Betfair will become a “premium partner” of German Bundesliga football team Bayer 04 Leverkusen next season, in a move set to test the country’s contradictory new gambling laws.
The betting exchange’s deal will include advertising of the Betfair brand around the pitch and the stadium of the club that finished fifth in Germany’s top professional division last season. The club’s sporting director, German footballing legend Rudi Völler (pictured above left) will also become a new brand ambassador for Betfair, featuring in associated advertising and communication activities. The financial terms of the deal were not disclosed.
Betfair’s head of central Europe, Dr Peter Reinhardt, said it was “a special move for us at Betfair to enter and position ourselves in the Bundesliga.” He added that the company was very happy to gain Rudi Völler as brand ambassador, “as he combines great popularity with incontestable expertise.”
The sponsorship is announced on the back of Betfair receiving an online sports betting licence in the northernmost Land of Schleswig-Holstein last month, where Betfair will pay 20% on gross profit. The other 15 German Lander, including Bayer Leverkusen’s home state of North-Rhine Westphalia, last week ratified a new Interstate Gambling Treaty to take effect from 1 July under which 20 licences will be offered to private operators, based on an unworkable 5% turnover tax. In contrast to Schleswig-Holstein, the offer of online poker and casino by private operators will remain prohibited.
Betfair has not yet announced whether it will be applying for a sports betting licence in the rest of Germany, where the turnover tax would effectively make its core exchange product unviable. It recently launched a traditional fixed-odds sportsbook, aimed at capturing the 30% of the sportsbook wallet its 900,000 active customers were spending elsewhere due to Betfair’s inability to offer a full range of ante-post and in-play bets using its core betting exchange.
While Schleswig-Holstein’s licensing requirements only allow operators to offer services to state residents, PartyPoker and bwin owner bwin.party, that received a licence there last month, announced its intention in its recent annual report to offer allowed products off this licence “across Germany and pay the proposed 20% of gross gaming revenue on all products.” Legal experts have argued that it would be practically and legally difficult for the other Lander to prevent operators from doing this, given these companies are in receipt of an administrative licence from a German authority.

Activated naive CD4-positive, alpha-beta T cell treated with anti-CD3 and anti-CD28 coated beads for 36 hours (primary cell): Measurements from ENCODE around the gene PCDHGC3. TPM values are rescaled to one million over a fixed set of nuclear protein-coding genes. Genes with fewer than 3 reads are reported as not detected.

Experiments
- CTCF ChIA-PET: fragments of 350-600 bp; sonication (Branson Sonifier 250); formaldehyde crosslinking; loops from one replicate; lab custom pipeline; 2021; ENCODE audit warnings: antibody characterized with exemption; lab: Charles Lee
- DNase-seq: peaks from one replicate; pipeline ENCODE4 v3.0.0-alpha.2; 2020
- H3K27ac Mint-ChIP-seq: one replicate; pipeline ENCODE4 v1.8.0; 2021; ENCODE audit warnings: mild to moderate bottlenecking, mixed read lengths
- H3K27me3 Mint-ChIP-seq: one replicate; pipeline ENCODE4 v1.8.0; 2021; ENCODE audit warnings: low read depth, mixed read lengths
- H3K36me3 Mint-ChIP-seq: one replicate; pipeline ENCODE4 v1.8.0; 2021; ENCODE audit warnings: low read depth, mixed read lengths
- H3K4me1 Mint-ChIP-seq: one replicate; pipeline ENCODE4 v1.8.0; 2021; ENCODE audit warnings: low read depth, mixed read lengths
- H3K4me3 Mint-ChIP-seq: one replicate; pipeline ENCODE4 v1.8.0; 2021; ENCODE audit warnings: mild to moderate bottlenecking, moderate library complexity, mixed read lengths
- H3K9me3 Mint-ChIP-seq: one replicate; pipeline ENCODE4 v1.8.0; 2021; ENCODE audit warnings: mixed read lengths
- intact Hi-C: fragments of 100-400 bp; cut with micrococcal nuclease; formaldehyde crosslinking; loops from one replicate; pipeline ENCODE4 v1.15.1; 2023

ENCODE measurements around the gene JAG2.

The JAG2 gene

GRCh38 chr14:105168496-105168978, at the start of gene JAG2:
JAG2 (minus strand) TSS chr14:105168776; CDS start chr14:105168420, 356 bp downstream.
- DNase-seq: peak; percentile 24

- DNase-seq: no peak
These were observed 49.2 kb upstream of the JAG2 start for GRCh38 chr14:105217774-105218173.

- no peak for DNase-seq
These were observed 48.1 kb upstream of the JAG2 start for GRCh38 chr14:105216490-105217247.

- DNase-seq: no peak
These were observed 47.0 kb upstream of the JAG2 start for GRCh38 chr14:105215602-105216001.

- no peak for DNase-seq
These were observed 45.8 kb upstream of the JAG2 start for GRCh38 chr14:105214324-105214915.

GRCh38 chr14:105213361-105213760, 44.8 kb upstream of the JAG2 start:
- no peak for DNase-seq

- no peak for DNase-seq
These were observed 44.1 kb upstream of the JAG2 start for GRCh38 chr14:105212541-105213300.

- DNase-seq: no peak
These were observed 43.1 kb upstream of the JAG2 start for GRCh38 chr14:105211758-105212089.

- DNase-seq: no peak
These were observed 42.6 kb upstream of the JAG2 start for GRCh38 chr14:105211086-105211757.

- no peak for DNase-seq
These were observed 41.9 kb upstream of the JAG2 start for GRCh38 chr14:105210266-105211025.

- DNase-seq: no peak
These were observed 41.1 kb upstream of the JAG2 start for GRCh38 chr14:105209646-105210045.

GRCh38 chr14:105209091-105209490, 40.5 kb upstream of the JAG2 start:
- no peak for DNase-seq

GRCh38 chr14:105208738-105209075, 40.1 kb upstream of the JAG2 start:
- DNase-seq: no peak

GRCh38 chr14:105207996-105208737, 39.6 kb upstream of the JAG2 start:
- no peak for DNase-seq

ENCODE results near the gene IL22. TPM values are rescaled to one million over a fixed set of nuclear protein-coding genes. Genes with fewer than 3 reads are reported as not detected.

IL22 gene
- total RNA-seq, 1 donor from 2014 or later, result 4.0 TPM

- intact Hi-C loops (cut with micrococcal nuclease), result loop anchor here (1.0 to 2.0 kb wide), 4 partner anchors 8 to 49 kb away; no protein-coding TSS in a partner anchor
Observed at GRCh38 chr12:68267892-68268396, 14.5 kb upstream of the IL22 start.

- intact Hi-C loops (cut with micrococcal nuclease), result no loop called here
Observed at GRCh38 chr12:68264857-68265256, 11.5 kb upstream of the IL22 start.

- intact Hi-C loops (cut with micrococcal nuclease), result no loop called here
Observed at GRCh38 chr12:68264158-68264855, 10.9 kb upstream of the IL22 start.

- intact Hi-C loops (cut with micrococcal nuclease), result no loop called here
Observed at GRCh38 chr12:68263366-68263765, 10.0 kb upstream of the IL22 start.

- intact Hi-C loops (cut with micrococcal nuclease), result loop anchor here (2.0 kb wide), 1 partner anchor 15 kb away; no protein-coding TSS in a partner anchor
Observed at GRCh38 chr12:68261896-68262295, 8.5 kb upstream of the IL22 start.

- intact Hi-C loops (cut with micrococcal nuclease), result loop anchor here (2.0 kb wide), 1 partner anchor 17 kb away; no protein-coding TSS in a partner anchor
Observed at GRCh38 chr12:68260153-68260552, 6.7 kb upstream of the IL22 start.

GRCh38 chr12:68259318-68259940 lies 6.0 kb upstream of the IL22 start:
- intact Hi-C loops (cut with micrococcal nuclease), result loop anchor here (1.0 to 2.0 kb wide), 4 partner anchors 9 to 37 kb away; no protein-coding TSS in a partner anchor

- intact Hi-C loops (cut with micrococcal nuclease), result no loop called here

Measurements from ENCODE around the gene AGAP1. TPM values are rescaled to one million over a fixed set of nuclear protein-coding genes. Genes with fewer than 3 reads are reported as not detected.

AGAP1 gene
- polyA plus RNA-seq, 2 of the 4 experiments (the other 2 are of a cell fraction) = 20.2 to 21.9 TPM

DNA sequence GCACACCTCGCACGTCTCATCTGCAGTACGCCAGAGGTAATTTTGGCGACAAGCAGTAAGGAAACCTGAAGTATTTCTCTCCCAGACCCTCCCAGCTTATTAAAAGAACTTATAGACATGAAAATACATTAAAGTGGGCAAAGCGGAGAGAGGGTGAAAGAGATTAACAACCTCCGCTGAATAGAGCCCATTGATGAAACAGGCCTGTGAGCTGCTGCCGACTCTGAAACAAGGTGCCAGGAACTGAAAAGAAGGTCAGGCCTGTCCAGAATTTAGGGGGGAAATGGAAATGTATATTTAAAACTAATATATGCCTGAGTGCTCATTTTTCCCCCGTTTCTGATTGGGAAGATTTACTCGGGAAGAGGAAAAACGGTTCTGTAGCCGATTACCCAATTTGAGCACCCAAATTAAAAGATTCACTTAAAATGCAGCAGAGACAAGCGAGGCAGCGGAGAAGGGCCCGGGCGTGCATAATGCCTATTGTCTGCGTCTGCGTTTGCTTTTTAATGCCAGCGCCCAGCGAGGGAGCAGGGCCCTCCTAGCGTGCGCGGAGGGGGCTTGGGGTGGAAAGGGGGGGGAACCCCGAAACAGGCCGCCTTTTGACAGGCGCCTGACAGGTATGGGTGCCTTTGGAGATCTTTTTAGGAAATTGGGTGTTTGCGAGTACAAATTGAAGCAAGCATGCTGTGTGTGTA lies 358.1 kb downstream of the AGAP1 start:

Betfair quickly followed Germany’s announcement last year that it was going to replace its total ban on the offer of online games of chance with a limited opening for sports betting by entering into a sponsorship of fourth-tier German football side Türkiyemspor Berlin. The side was however relegated at the end of the season and went into administration in December 2011.
Many large media houses in Germany started accepting advertising contracts from offshore operators in the wake of the Lander confirming last April that the state monopoly on online sports betting would end in 2012.
Several operators have geared up for the opening in Schleswig-Holstein, and also to show their support for the region, by inking local sponsorship deals there. In November, PokerStars announced a deal with German fourth-tier football club VfB Luebeck which saw its 17,800-capacity stadium renamed the PokerStars.de – Stadion an der Lohmühle. bwin also announced a deal with leading handball team THW Kiel, based in the northern federal state’s largest city. In December, Betfair revealed itself as the new sponsor of Kiel Week, the largest sailing event in the world, which takes place every year in June.